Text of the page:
Livia: No. Many people start cruising by immediately heading to remote locations. We didn't and for that reason we saved half of our purchases and installs for our first year in order to get some experience before we made decisions. So, there isn't anything we wish we already have because we can still get anything we want. We are going to California next, not a remote island atoll, so we can still buy anything our heart desires.

Carol:  No, it's the opposite in a way. The problem is that we cruised but we didn't go for Mexico and the S Pacific right away so it was easier to start with nothing and install as we go.

What piece(s) of gear would you leave on the dock next time? Why?

Livia: Carol's guitar? JUST JOKING. I probably wouldn't have purchased a navigation program and would use OpenCPN if I could do it all over. I don't have enough experience with OpenCPN (because we have a fancy program) to make a firm call on that though.

Carol:  Nothing. Usually I make a list of what I need and install it right away, but with boats I did the opposite, worked with what we had and then figured out if we needed more or less based on experience rather than loading up with crap that we may not need. We use everything we have on the boat.

What are your plans now?

Livia: California this August-ish and then Mexico this Fall. After that, it could be West, or South, or East?just not North.

Carol:  Continue. Continue until it's not fun or until I'm too scared.

What question do you wish I would have asked you besides the ones I've asked you and how would you answer it?

Livia: Please ask us a question in the comments of our blog. We love comments.

Sarabande at 30 months

Alicia and Brian of SV Sarabande (Pearson 45) have been cruising since October 2008*. You can learn more about their travels on their website.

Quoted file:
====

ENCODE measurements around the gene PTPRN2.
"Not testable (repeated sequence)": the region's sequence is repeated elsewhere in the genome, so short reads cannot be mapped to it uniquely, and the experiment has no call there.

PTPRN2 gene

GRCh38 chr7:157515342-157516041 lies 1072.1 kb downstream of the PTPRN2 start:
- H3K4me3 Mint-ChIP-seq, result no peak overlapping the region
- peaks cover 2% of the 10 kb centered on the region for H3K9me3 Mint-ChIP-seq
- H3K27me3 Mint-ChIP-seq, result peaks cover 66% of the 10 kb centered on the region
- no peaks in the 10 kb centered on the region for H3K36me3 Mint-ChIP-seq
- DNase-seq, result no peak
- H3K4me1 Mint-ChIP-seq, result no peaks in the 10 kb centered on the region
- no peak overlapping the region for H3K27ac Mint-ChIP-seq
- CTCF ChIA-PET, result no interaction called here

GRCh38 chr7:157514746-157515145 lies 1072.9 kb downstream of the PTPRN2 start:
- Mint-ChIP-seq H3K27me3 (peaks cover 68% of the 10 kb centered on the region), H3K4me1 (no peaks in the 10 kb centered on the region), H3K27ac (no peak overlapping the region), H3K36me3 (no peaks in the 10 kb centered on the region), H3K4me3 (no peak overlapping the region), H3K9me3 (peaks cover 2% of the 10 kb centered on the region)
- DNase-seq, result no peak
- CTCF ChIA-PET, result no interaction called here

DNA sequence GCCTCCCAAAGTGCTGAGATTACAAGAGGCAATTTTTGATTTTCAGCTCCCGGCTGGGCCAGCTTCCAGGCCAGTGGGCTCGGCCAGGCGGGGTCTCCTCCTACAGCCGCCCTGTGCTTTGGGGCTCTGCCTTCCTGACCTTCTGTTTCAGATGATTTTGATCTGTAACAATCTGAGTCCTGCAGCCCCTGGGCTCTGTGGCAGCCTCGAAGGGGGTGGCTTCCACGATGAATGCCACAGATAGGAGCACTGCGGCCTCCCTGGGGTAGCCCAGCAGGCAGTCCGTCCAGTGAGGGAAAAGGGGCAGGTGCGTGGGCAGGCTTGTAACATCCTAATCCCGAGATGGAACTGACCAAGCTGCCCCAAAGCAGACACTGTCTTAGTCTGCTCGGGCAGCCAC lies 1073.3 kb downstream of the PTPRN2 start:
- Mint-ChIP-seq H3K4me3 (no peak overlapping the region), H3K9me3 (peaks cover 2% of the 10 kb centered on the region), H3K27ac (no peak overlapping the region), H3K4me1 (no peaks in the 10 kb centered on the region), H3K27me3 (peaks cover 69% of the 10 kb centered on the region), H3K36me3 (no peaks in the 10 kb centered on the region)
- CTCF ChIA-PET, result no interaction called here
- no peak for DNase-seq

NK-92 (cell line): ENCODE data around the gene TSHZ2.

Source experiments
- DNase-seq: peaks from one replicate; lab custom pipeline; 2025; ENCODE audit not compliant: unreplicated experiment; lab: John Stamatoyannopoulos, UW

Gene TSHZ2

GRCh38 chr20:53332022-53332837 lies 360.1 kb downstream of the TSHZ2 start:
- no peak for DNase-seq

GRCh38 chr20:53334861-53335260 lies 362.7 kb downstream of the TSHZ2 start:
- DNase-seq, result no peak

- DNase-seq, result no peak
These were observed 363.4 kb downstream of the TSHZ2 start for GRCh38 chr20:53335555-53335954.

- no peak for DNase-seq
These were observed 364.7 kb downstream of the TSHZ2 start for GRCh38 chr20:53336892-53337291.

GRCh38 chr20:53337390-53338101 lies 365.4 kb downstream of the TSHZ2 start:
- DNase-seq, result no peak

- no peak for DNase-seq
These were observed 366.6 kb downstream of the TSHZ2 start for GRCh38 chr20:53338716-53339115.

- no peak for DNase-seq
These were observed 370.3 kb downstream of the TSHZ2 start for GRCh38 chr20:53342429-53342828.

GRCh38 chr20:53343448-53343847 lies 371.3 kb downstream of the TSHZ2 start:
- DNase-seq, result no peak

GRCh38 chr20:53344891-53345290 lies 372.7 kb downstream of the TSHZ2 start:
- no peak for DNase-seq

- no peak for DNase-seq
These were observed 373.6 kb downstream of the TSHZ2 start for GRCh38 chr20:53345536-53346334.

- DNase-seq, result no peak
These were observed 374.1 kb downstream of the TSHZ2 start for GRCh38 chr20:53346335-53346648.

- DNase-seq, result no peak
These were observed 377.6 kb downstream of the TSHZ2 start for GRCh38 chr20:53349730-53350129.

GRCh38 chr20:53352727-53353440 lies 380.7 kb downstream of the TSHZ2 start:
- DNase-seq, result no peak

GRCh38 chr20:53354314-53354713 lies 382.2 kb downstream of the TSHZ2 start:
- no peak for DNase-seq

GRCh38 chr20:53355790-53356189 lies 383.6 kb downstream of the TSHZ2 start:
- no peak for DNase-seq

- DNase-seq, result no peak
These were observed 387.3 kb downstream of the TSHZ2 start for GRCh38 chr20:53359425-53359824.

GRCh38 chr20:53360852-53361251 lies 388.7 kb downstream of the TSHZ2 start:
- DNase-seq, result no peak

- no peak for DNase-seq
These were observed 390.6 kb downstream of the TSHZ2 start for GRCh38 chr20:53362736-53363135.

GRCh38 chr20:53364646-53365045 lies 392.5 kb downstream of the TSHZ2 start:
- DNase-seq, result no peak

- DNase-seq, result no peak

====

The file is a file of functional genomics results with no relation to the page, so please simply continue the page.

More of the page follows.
sb1 Q:  What (if anything) do you wish someone had told you before you started cruising?

A:  We wish someone had just calmly sat us down and said, "Throw out all your preconceived notions about how you’re going to feel, where you’re going to go, and how long you’re going to take."  There are going to be surprises and curveballs coming at you all along the way, and you’ll make the most of these if you stay loose.  It's been a good philosophy for us to apply to life in general as well!

Q:  As you started cruising, what transitions did you find the most difficult?

A:  Spending 24 hours a day together takes it toll, and it took a while for us to figure out how to work “alone time” for each of us into the plan.  So important!  Also, coming from New York City, a place where, given the proper amount of effort, you can make a lot of things happen in a day, it was a little difficult to adjust to how much time it can take to accomplish things in other places.

Q:  What mistakes did you make as you started cruising?

A:  We provisioned as if preparing for the aftermath of WWIII, and didn’t know nearly enough about weather.  Turns out people eat food all over the world, and the weather is the single most important variable in a sailor’s life!  Cruising makes you interact with weather in such an intimate way.  It teaches you to respect, and to pay attention to nature in a way that many people in affluent countries, who spend much of their day indoors, no longer need to do.  So after years of living in the city at a dock, sort of oblivious to weather patterns, we made some weather-predicting blunders during our first year.

sb2 Q: What do you find the most exciting about your cruising life?